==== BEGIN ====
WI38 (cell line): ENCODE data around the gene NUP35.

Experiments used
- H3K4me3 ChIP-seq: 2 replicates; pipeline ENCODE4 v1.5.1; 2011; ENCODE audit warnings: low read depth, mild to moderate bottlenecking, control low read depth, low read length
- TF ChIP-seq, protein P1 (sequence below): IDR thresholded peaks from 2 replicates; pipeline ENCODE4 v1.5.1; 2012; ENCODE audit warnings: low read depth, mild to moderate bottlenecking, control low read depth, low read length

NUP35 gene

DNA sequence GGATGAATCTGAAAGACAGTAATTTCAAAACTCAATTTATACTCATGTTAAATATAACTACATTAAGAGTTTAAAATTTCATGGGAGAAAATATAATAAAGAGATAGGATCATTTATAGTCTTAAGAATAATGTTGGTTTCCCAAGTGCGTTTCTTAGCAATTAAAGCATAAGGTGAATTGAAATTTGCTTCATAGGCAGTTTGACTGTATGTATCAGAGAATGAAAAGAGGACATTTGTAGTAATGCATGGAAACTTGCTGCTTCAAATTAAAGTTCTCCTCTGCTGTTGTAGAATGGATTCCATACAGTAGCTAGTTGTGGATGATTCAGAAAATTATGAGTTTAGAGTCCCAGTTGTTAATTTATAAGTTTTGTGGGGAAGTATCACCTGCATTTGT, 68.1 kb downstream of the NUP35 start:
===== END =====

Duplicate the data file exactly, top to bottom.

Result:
WI38 (cell line): ENCODE data around the gene NUP35.

Experiments used
- H3K4me3 ChIP-seq: 2 replicates; pipeline ENCODE4 v1.5.1; 2011; ENCODE audit warnings: low read depth, mild to moderate bottlenecking, control low read depth, low read length
- TF ChIP-seq, protein P1 (sequence below): IDR thresholded peaks from 2 replicates; pipeline ENCODE4 v1.5.1; 2012; ENCODE audit warnings: low read depth, mild to moderate bottlenecking, control low read depth, low read length

NUP35 gene

DNA sequence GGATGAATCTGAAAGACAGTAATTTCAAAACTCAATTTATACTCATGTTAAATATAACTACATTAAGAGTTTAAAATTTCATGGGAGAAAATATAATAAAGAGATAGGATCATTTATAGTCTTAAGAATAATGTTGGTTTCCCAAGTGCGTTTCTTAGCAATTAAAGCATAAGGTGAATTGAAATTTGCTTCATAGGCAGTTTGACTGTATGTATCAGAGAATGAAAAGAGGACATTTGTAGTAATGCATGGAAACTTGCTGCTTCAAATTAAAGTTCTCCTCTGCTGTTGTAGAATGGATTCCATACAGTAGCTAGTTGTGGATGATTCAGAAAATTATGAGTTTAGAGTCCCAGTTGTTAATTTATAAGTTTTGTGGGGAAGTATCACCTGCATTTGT, 68.1 kb downstream of the NUP35 start: